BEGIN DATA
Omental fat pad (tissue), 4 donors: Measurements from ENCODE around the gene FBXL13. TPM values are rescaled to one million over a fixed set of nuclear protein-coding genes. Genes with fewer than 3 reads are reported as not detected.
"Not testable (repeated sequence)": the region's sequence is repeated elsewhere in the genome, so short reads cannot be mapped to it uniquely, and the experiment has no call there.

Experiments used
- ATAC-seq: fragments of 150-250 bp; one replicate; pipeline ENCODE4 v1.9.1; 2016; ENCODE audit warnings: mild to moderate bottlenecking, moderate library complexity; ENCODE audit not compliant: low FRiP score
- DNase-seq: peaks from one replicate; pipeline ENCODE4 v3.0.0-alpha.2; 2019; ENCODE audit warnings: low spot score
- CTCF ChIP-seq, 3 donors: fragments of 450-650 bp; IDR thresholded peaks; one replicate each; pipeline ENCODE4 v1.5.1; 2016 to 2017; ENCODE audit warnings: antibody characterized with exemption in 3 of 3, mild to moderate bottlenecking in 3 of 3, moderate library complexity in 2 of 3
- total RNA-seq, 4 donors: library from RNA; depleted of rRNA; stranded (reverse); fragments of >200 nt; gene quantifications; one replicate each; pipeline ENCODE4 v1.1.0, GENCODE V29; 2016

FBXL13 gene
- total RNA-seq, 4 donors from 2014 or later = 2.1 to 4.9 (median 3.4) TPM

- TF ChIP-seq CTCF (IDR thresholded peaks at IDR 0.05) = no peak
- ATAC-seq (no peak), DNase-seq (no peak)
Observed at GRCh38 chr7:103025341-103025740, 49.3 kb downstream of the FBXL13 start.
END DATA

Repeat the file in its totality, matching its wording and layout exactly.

Omental fat pad (tissue), 4 donors: Measurements from ENCODE around the gene FBXL13. TPM values are rescaled to one million over a fixed set of nuclear protein-coding genes. Genes with fewer than 3 reads are reported as not detected.
"Not testable (repeated sequence)": the region's sequence is repeated elsewhere in the genome, so short reads cannot be mapped to it uniquely, and the experiment has no call there.

Experiments used
- ATAC-seq: fragments of 150-250 bp; one replicate; pipeline ENCODE4 v1.9.1; 2016; ENCODE audit warnings: mild to moderate bottlenecking, moderate library complexity; ENCODE audit not compliant: low FRiP score
- DNase-seq: peaks from one replicate; pipeline ENCODE4 v3.0.0-alpha.2; 2019; ENCODE audit warnings: low spot score
- CTCF ChIP-seq, 3 donors: fragments of 450-650 bp; IDR thresholded peaks; one replicate each; pipeline ENCODE4 v1.5.1; 2016 to 2017; ENCODE audit warnings: antibody characterized with exemption in 3 of 3, mild to moderate bottlenecking in 3 of 3, moderate library complexity in 2 of 3
- total RNA-seq, 4 donors: library from RNA; depleted of rRNA; stranded (reverse); fragments of >200 nt; gene quantifications; one replicate each; pipeline ENCODE4 v1.1.0, GENCODE V29; 2016

FBXL13 gene
- total RNA-seq, 4 donors from 2014 or later = 2.1 to 4.9 (median 3.4) TPM

- TF ChIP-seq CTCF (IDR thresholded peaks at IDR 0.05) = no peak
- ATAC-seq (no peak), DNase-seq (no peak)
Observed at GRCh38 chr7:103025341-103025740, 49.3 kb downstream of the FBXL13 start.